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Central Bank Communication and Output Stabilization

  • Marco Hoeberichts
  • Mewael Tesfaselassie
  • Sylvester Eijffinger

Some central banks have a reputation for being secretive. A justification for that behavior thatwe find in the literature is that being transparent about its operations and beliefs hinders the central bank in achieving the best outcome. In other words, a central bank needs flexibility and therefore cannot be fully transparent. Using a forward-looking New-Keynesian model, we find exactly the opposite. A central bank that is conservative improves output stabilization by being transparent about the procedures it uses to assess the economy and, especially, about the forecast errors it makes. Under certain conditions transparency by a conservative central bank also improves interest rate stabilization. We also find that higher transparency makes it optimal for the central bank to be more conservative as the benefits from higher transparency in terms of output stabilization are greater the more conservative the central bank is.

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Paper provided by Netherlands Central Bank, Research Department in its series DNB Working Papers with number 003.

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Date of creation: Jul 2004
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Handle: RePEc:dnb:dnbwpp:003
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Web page: http://www.dnb.nl/en/

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  1. Eijffinger, Sylvester C W & Hoeberichts, Marco & Schaling, Eric, 2000. "Why Money Talks and Wealth Whispers: Monetary Uncertainty and Mystique," Journal of Money, Credit and Banking, Blackwell Publishing, vol. 32(2), pages 218-35, May.
  2. Lars E O Svensson, 2005. "Monetary Policy with Judgment: Forecast Targeting," International Journal of Central Banking, International Journal of Central Banking, vol. 1(1), May.
  3. Eijffinger, S.C.W. & Geraats, P., 2006. "How transparent are central banks?," Other publications TiSEM b34dfb1f-520f-4787-a08f-5, Tilburg University, School of Economics and Management.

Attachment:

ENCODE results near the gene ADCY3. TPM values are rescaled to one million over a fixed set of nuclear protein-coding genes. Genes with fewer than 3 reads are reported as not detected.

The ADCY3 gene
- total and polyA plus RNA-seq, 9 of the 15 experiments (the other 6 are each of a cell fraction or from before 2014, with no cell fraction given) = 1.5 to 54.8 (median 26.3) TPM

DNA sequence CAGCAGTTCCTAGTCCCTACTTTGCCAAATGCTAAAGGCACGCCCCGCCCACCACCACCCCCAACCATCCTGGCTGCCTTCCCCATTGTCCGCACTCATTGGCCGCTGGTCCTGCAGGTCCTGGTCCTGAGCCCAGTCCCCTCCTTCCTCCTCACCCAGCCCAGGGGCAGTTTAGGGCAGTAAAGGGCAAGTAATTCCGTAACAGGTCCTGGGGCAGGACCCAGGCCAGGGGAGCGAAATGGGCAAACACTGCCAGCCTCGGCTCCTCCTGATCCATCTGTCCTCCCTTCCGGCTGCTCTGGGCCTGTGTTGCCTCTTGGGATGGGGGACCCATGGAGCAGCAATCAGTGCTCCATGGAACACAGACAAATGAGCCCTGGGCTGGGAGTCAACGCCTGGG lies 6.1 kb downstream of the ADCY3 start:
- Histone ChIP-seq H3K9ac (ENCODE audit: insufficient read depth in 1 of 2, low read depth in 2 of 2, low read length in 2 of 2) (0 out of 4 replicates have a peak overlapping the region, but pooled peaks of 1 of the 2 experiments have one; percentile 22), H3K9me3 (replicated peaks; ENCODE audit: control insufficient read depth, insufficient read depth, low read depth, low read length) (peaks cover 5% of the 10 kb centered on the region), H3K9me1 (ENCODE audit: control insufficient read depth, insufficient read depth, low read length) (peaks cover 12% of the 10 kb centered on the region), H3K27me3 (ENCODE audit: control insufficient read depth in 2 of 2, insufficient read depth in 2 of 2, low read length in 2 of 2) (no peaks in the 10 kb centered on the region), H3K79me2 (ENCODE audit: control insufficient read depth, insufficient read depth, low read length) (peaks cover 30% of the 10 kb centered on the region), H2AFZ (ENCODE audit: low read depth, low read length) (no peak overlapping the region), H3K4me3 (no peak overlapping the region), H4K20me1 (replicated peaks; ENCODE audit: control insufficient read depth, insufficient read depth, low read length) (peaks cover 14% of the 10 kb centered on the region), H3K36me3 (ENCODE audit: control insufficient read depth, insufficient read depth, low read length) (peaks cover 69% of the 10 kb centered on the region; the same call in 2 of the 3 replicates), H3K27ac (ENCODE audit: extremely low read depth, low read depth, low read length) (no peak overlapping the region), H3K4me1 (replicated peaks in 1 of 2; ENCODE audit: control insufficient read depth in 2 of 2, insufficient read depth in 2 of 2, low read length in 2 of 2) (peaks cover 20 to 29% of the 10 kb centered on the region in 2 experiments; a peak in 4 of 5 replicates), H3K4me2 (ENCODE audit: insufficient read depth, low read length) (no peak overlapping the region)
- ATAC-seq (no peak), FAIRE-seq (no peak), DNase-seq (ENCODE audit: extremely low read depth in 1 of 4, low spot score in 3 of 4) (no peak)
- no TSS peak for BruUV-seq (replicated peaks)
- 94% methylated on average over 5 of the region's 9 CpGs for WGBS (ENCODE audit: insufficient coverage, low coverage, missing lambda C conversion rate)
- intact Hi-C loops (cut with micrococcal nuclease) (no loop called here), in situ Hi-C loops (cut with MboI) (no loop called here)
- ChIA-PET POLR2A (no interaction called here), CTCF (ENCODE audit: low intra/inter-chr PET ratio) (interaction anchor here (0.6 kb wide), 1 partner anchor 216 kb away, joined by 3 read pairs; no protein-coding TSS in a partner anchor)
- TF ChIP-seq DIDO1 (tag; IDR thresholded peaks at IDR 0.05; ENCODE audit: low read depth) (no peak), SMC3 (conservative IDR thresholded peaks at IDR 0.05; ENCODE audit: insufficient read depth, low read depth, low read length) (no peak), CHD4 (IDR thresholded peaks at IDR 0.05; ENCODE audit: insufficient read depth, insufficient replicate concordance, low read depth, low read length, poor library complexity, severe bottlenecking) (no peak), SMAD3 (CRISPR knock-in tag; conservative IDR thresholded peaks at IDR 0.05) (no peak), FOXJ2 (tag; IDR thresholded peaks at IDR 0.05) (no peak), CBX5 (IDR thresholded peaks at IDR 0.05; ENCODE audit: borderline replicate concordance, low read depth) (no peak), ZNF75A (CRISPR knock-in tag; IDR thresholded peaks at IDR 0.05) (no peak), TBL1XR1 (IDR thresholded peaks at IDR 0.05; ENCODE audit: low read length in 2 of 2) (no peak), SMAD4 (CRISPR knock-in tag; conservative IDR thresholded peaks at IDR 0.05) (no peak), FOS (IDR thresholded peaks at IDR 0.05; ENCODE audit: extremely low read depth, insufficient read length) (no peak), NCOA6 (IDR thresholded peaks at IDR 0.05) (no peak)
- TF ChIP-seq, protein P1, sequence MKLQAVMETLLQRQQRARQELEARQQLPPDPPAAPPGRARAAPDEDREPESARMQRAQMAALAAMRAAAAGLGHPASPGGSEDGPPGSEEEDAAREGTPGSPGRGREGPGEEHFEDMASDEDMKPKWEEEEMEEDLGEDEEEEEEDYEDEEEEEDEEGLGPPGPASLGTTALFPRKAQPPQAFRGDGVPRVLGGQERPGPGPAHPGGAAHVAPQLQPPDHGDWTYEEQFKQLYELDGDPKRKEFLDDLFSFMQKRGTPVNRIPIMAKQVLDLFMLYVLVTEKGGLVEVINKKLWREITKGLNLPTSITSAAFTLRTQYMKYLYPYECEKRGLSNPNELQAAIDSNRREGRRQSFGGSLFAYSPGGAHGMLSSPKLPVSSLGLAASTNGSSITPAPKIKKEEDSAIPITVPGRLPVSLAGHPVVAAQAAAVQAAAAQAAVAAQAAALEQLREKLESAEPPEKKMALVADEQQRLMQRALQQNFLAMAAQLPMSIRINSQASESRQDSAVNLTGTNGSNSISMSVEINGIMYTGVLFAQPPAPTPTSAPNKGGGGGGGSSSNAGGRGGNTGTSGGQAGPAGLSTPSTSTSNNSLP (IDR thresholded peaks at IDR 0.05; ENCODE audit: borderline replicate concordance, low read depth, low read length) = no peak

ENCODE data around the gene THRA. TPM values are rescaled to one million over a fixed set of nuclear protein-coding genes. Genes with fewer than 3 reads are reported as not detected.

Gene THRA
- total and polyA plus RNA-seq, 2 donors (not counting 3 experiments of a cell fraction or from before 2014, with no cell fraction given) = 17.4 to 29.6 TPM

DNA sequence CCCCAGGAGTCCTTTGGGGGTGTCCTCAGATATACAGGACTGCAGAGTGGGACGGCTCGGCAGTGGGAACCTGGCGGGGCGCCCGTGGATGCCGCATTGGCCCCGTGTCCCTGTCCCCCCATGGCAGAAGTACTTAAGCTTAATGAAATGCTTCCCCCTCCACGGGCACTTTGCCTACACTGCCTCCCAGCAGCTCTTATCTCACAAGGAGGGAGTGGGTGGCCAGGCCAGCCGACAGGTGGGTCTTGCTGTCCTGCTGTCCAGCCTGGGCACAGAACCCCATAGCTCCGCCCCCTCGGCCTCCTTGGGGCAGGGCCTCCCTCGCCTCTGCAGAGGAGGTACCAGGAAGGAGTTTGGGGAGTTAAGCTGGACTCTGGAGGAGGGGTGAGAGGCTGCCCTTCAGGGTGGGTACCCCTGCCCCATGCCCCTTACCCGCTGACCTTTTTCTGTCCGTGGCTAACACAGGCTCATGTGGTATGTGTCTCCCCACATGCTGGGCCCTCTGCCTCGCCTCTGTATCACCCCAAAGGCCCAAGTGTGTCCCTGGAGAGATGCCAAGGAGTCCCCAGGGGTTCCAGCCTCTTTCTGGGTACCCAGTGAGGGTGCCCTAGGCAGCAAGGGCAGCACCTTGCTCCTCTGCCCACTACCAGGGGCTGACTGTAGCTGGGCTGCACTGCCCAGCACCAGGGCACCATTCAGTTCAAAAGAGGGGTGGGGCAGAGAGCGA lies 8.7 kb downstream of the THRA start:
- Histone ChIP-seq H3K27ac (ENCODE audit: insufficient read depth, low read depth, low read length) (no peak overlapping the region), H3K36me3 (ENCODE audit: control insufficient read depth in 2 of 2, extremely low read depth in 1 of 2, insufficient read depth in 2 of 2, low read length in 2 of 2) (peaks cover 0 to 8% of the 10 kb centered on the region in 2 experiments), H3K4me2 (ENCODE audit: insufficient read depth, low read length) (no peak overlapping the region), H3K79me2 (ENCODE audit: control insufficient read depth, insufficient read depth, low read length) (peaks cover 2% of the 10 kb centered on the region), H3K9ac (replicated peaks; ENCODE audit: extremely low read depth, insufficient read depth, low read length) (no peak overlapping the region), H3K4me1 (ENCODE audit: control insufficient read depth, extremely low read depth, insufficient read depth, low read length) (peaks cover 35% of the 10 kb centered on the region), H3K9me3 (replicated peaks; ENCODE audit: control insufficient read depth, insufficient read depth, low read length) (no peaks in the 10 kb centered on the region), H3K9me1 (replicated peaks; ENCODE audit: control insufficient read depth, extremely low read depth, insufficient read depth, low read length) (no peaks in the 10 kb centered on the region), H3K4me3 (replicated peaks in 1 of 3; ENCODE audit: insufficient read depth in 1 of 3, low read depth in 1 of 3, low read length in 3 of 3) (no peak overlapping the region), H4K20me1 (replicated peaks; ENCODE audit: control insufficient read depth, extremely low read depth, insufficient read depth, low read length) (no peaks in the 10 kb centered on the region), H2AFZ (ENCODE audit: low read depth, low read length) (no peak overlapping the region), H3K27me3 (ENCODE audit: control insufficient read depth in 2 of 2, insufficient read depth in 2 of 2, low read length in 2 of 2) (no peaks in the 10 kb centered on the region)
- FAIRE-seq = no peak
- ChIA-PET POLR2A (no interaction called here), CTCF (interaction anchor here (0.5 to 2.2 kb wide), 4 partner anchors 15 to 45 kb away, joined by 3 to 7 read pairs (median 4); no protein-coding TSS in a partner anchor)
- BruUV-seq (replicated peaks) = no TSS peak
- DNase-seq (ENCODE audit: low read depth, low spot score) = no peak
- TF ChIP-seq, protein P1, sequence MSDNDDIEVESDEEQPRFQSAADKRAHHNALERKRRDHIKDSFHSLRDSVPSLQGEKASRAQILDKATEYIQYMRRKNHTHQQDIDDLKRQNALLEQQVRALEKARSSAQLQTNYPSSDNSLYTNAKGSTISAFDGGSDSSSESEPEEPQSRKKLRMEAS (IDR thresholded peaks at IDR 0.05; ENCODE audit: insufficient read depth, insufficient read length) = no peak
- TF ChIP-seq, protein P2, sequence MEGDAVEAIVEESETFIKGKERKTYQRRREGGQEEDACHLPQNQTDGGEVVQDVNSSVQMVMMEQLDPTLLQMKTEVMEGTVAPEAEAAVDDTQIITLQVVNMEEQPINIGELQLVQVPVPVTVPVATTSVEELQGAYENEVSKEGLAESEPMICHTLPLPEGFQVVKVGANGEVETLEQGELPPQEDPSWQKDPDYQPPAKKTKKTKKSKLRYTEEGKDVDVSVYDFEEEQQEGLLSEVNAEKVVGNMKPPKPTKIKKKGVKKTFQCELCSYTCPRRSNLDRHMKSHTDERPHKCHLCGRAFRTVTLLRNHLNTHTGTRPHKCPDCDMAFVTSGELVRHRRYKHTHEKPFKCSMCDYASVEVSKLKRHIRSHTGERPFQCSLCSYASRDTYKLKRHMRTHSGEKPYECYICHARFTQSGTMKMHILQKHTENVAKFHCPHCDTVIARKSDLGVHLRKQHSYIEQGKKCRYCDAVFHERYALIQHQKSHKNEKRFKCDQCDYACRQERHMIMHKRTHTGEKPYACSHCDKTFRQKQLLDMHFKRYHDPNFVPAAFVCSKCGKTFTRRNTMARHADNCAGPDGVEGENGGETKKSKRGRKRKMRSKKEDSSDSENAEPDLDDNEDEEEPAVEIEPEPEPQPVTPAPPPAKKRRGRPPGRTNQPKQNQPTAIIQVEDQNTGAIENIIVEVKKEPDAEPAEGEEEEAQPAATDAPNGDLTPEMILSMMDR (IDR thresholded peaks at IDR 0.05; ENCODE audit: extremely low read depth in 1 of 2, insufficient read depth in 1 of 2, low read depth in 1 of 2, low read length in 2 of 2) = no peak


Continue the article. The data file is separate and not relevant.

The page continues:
4. Orphanides, Athanasios, 2003. "Monetary policy evaluation with noisy information," Journal of Monetary Economics, Elsevier, vol. 50(3), pages 605-631, April.
  5. Hans Gersbach, 2003. "On the negative social value of central banks' knowledge transparency," Economics of Governance, Springer, vol. 4(2), pages 91-102, 08.
  6. Evans, George W. & Honkapohja, Seppo, 2002. "Adaptive learning and monetary policy design," Research Discussion Papers 29/2002, Bank of Finland.
  7. Faust, Jon & Svensson, Lars E O, 2001. "Transparency and Credibility: Monetary Policy with Unobservable Goals," International Economic Review, Department of Economics, University of Pennsylvania and Osaka University Institute of Social and Economic Research Association, vol. 42(2), pages 369-97, May.
  8. Carlos Bowles & Roberta Friz & Veronique Genre & Geoff Kenny & Aidan Meyler & Tuomas Rautanen, 2007. "The ECB survey of professional forecasters (SPF) – A review after eight years’ experience," Occasional Paper Series 59, European Central Bank.
  9. Andrew Hallett & Jan Libich, 2012. "Explicit inflation targets and central bank independence: friends or foes?," Economic Change and Restructuring, Springer, vol. 45(4), pages 271-297, November.
  10. Rogoff, Kenneth, 1985. "The Optimal Degree of Commitment to an Intermediate Monetary Target," The Quarterly Journal of Economics, MIT Press, vol. 100(4), pages 1169-89, November.
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